At the conference, it was announced that CTEWC co-chairs Fr. Keenan and Linda Hogan, a theologian at Trinity College Dublin, were stepping down from their leadership positions. Fr. Keenan has lead the group since he founded it 16 years ago. Hogan has served as co-chair since 2004. CTEWC will be directed by a new leadership team: Heyer, who has served as co-chair with Fr. Keenan and Hogan for the last 4 years, Fr. Vicini, a native of Italy, and Carmelite Fr. Shaji George Kochuthara, C.M.I., of India.

“I am very honored by Jim Keenan's trust in us moving forward, given his tremendous legacy with respect to CTEWC,” said Heyer. “The inception, growth, and impact of this network are due to his vision, indefatigable spirit, and creativity. I think through its conferences, book series, scholarship programs, and relationship building, CTEWC has transformed the field of Catholic theological ethics such that it is now taken for granted that scholars should engage with the work of those outside of the U.S. and Western Europe, for example.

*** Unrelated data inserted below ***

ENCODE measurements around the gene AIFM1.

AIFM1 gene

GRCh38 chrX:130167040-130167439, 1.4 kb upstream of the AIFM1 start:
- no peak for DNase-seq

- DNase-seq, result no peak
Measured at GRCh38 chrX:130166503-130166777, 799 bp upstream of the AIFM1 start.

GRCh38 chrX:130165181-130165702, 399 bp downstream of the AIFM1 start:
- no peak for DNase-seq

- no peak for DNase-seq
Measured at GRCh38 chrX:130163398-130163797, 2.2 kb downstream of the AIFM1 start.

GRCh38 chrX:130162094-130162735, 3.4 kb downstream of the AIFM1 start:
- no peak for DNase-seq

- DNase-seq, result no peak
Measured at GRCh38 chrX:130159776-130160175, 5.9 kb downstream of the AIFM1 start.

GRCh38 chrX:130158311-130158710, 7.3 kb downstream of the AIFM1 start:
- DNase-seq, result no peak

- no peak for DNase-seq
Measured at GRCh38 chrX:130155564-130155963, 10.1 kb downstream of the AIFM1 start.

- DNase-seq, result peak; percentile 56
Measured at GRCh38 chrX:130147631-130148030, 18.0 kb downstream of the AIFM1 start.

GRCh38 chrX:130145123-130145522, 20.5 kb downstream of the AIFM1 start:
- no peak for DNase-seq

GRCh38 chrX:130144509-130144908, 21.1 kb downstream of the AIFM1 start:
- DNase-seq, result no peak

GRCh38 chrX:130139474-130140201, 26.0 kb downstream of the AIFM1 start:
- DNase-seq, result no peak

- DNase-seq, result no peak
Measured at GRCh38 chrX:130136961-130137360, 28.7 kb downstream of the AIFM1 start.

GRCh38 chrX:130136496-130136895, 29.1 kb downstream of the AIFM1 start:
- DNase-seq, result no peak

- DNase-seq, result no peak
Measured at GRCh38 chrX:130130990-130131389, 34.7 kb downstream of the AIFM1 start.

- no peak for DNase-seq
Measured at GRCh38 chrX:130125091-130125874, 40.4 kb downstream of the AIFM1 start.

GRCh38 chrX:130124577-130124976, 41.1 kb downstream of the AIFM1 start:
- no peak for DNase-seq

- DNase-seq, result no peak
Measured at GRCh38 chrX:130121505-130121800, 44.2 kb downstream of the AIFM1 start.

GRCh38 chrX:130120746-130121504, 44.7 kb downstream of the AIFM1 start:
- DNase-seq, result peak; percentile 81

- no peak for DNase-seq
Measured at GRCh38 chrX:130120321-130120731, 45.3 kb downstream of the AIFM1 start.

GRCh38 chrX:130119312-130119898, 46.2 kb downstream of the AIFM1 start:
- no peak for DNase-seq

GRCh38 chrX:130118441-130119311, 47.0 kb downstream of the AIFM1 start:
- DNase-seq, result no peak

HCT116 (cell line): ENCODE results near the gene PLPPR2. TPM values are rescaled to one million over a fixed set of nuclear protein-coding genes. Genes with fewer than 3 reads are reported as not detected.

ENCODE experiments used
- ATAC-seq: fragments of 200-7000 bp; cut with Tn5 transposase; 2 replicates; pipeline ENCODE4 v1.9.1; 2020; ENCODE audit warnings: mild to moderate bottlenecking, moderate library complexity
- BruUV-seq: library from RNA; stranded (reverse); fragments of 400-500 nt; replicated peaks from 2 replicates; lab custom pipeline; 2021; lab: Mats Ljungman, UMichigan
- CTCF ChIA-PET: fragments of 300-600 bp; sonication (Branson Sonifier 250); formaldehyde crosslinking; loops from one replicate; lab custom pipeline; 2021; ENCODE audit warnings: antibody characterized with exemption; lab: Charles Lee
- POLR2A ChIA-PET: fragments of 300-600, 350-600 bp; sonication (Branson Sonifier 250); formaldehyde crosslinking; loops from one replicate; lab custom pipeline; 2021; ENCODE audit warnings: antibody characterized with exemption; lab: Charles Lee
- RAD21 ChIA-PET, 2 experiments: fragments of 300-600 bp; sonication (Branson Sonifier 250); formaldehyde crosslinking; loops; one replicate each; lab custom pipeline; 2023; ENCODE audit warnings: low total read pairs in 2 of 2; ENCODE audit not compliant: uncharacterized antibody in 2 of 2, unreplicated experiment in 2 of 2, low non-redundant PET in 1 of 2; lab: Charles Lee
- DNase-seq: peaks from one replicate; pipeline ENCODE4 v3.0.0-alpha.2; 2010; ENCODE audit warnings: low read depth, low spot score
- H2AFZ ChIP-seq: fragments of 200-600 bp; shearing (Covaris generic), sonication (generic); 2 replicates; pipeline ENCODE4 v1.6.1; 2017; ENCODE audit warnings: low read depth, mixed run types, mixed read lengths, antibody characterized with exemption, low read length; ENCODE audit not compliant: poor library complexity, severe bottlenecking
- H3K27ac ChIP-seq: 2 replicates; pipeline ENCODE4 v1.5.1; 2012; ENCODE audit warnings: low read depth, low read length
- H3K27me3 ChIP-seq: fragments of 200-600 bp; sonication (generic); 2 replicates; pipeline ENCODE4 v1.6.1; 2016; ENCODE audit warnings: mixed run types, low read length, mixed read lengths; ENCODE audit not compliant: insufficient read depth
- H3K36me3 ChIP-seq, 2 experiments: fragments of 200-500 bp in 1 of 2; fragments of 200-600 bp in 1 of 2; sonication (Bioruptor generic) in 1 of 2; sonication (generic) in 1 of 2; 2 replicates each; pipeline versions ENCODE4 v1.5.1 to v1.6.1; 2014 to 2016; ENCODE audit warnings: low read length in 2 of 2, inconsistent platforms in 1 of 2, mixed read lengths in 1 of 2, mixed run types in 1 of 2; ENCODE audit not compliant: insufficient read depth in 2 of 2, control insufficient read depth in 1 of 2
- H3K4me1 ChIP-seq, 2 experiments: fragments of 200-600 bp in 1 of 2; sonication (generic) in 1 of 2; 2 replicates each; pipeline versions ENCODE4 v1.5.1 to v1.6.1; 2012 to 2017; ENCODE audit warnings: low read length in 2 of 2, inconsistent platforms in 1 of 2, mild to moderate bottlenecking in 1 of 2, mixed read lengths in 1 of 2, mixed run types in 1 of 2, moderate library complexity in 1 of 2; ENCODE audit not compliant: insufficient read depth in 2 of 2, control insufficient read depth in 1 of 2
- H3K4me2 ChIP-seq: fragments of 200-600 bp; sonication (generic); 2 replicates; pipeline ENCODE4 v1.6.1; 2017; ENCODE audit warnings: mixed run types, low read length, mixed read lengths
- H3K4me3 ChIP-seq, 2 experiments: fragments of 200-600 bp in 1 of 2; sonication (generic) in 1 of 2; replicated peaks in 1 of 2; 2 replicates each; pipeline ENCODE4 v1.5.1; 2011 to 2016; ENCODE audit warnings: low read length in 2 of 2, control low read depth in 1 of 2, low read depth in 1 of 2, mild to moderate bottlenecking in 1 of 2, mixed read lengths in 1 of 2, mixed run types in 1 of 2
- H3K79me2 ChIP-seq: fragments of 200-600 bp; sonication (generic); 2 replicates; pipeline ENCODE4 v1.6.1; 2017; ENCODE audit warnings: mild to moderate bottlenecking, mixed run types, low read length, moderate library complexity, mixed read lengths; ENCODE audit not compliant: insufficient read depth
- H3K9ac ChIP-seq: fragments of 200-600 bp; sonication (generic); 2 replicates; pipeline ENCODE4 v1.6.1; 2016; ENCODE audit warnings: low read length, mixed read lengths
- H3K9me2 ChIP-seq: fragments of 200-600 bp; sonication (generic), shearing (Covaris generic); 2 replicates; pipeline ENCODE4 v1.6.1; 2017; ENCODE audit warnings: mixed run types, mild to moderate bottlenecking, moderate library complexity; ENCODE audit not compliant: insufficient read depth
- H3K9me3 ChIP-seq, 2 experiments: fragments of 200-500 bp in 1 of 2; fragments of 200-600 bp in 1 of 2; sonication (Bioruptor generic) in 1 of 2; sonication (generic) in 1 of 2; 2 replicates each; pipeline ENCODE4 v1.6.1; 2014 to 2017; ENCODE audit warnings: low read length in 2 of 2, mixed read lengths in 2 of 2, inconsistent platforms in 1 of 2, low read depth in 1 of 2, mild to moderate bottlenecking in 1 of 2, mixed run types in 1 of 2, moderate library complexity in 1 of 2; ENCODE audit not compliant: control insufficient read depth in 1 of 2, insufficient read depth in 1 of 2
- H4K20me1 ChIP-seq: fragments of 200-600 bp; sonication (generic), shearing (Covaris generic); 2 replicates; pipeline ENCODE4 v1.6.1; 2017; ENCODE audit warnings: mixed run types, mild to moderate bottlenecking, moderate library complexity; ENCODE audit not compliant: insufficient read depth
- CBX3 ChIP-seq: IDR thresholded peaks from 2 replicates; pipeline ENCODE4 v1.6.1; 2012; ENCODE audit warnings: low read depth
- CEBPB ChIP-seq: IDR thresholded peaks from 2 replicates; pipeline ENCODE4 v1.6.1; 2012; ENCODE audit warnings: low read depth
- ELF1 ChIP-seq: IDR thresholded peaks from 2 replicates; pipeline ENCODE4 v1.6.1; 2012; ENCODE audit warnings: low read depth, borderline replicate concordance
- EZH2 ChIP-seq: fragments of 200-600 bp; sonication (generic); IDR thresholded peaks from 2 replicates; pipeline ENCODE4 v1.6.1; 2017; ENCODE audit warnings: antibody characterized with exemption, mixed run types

“Jim's mentorship of the next generation of scholars has extended beyond his students at BC to include [a] global reach via CTEWC's various initiatives,” she continued. “I am grateful he has agreed to continue his involvement with CTEWC even as he makes room for a new generation of leadership, as we [will] continue to depend on his strategic guidance and wisdom.”

Heyer and her co-chairs are already looking ahead to the future of CTEWC. Heyer would like to devote efforts to improving the CTEWC’s website to better facilitate networking across common research and advocacy interests.

“I also foresee the network sponsoring more intra and interregional initiatives,” she said. “For instance, the North American region had a promising idea emerge at the conference to convene an event at the US-Mexico border involving our colleagues in the network from Central America, Mexico, and the United States. Facilitating efforts like that and empowering participants to take the lead would be one of my hopes going forward.”